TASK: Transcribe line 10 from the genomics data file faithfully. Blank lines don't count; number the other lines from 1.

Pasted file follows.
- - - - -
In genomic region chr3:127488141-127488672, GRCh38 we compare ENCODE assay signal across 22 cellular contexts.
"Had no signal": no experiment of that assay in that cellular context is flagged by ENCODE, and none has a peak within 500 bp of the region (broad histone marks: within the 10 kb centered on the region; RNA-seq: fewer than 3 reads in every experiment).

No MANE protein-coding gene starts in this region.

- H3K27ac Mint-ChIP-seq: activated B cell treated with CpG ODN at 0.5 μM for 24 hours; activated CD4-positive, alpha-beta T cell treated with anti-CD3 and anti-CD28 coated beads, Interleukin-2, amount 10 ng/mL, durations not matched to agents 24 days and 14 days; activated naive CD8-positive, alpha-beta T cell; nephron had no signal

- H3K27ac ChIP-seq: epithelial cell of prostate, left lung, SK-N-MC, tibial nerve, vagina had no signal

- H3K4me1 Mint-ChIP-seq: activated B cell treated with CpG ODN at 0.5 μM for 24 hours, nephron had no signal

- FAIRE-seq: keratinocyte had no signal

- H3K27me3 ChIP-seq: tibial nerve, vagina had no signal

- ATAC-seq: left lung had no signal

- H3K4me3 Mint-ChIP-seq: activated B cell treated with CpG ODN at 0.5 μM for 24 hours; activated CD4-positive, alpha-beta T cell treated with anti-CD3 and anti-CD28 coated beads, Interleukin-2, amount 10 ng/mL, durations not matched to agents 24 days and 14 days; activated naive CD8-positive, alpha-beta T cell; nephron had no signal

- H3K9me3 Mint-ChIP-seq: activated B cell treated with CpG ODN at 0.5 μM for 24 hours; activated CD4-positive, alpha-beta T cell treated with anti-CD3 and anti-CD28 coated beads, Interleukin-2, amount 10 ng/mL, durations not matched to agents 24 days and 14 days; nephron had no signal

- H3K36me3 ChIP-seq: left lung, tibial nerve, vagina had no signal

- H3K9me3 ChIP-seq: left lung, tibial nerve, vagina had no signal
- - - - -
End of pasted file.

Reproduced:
- H3K4me3 Mint-ChIP-seq: activated B cell treated with CpG ODN at 0.5 μM for 24 hours; activated CD4-positive, alpha-beta T cell treated with anti-CD3 and anti-CD28 coated beads, Interleukin-2, amount 10 ng/mL, durations not matched to agents 24 days and 14 days; activated naive CD8-positive, alpha-beta T cell; nephron had no signal